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Tuesday, October 25, 2016

Would you like some Holy Hill Honey in your tea? I never imagined I would be able to ask that question of a guest. Thanks to the work of the Cultivate VTS team, each Student, Faculty, and Staff member received a small honey bear in their mailboxes last week. Recently the Cultivate VTS team harvested honey from the bee hives on campus and they shared the sweet fruits of their labor with community members. 

You might be wondering why VTS would have beehives on campus. The short answer is stewardship of the earth and its resources. Honey bees have been declining for several years. According the the United States Department of Agriculture, "Honey bee pollination alone adds more than $15 billion in value to agricultural crops each year and helps ensure that our diets include ample fruits, nuts and vegetables." Remarkable, isn't it? The work of these tiny insects has an enormous impact. And this doesn't count the pollination of other hard-working polinators like beetles, butterflies, birds, and bats.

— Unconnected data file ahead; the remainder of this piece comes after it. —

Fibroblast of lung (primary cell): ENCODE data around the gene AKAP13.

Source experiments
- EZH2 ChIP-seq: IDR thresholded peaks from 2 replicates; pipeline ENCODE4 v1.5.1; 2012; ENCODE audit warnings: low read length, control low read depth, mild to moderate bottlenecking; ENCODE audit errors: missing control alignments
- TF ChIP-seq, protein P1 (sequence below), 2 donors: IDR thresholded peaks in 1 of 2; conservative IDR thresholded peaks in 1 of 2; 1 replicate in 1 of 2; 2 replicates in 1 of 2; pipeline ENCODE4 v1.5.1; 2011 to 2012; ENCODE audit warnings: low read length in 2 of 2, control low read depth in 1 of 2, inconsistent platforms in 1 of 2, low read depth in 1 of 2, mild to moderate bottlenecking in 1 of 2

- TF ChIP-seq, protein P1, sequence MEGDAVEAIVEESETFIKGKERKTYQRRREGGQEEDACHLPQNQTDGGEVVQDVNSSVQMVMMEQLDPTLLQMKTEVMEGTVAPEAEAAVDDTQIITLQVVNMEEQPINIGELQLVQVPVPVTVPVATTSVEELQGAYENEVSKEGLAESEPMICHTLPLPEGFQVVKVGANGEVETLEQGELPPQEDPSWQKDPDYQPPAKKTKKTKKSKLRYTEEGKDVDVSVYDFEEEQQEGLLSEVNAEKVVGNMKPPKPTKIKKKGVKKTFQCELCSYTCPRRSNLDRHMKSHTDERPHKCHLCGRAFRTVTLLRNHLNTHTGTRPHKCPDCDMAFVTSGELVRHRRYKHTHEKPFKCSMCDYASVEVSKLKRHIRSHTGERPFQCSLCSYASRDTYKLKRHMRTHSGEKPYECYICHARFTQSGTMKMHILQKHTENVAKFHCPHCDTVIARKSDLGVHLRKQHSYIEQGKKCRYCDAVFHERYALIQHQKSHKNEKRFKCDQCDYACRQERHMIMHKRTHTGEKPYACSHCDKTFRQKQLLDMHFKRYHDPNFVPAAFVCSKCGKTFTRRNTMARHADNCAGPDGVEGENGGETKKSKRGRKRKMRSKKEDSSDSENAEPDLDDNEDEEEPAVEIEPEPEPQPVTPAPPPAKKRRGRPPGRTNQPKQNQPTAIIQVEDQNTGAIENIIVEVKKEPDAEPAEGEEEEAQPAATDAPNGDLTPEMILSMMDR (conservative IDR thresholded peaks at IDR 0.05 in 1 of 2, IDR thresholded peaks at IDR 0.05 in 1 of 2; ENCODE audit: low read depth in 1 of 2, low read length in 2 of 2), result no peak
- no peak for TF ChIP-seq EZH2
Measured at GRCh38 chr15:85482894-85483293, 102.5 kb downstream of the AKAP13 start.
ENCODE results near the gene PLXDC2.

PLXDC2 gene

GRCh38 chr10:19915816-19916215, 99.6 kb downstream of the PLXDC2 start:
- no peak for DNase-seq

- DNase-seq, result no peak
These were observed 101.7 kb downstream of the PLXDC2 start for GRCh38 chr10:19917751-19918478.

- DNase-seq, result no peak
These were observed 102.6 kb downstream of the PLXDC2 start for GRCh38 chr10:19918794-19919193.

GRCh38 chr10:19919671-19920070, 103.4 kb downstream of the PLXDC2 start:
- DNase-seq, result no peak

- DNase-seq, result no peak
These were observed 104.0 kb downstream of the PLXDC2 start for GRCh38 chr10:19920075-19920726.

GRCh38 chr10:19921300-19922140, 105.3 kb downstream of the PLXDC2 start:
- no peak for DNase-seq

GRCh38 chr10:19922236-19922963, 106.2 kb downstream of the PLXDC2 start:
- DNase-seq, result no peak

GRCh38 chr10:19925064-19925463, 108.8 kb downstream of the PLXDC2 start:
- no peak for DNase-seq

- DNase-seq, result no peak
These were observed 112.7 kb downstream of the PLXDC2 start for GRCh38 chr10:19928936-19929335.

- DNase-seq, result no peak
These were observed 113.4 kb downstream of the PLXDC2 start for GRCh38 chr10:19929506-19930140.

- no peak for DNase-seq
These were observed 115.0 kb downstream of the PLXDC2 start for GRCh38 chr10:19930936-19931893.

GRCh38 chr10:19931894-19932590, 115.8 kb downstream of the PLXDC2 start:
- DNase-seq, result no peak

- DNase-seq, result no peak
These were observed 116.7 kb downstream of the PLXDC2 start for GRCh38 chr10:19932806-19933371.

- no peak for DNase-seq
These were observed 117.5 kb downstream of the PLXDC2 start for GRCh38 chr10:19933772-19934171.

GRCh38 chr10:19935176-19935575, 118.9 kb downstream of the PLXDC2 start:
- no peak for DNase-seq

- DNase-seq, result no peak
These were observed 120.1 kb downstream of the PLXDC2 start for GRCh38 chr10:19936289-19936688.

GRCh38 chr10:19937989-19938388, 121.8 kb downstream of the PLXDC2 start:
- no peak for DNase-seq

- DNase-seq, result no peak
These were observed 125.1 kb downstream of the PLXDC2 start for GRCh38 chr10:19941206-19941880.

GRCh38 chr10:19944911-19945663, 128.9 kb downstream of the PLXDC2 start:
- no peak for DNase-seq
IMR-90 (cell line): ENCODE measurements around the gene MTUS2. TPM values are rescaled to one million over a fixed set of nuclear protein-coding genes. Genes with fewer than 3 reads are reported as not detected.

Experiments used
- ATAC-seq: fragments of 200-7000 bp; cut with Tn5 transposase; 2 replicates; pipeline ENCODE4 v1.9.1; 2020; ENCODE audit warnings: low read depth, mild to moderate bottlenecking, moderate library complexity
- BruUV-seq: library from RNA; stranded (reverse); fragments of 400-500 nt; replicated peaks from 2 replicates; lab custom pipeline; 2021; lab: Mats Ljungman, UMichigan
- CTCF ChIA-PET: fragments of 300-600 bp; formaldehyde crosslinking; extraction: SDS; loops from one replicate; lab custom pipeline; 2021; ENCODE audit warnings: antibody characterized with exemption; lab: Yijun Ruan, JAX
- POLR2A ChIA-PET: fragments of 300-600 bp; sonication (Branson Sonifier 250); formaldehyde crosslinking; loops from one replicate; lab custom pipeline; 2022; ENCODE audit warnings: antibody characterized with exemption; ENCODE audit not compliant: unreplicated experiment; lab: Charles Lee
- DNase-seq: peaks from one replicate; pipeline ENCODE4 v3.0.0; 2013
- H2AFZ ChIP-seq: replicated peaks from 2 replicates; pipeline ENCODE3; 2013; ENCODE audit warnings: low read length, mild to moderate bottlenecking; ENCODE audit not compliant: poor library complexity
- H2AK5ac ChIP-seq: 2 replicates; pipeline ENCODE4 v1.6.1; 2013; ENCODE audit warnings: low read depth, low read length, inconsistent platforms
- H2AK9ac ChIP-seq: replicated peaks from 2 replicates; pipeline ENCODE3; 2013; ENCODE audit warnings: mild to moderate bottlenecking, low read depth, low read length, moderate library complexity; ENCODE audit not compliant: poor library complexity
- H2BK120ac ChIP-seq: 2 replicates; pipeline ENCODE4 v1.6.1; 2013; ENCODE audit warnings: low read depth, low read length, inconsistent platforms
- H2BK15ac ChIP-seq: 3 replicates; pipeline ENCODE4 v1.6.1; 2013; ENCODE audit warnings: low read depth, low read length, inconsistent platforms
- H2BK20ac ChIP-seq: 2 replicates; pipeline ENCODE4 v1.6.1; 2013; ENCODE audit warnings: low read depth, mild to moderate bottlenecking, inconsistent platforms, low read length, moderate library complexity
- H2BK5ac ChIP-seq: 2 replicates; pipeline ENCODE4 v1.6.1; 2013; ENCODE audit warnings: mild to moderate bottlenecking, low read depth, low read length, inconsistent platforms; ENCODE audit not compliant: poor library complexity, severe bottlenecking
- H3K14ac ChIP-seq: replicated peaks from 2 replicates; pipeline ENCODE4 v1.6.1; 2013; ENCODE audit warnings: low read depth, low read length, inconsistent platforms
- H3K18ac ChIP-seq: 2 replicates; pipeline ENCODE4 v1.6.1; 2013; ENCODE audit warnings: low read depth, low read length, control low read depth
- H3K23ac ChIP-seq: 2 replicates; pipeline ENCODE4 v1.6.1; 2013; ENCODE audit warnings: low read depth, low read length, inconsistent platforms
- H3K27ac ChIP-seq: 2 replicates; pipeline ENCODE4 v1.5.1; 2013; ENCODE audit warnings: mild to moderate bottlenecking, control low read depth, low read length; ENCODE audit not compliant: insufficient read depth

There are many things we can do to help our hard-working pollinators. We can be careful about how we use land (i.e. keep a variety of forage and nesting resources available by not clearing large areas of land for one use alone-bees need variety!), avoid using pesticides that kill bees, and scientists are working hard to learn about the pests and diseases that kill bees in addition to bee biology to help them thrive. Read more here about the National Strategy to Promote the Health of Honey Bees and Other Pollinators.

The Rev. Melody D. Knowles, Ph.D.
Acting Dean and President
Vice President for Acacemic Affairs and Associate Professor of Old Testament

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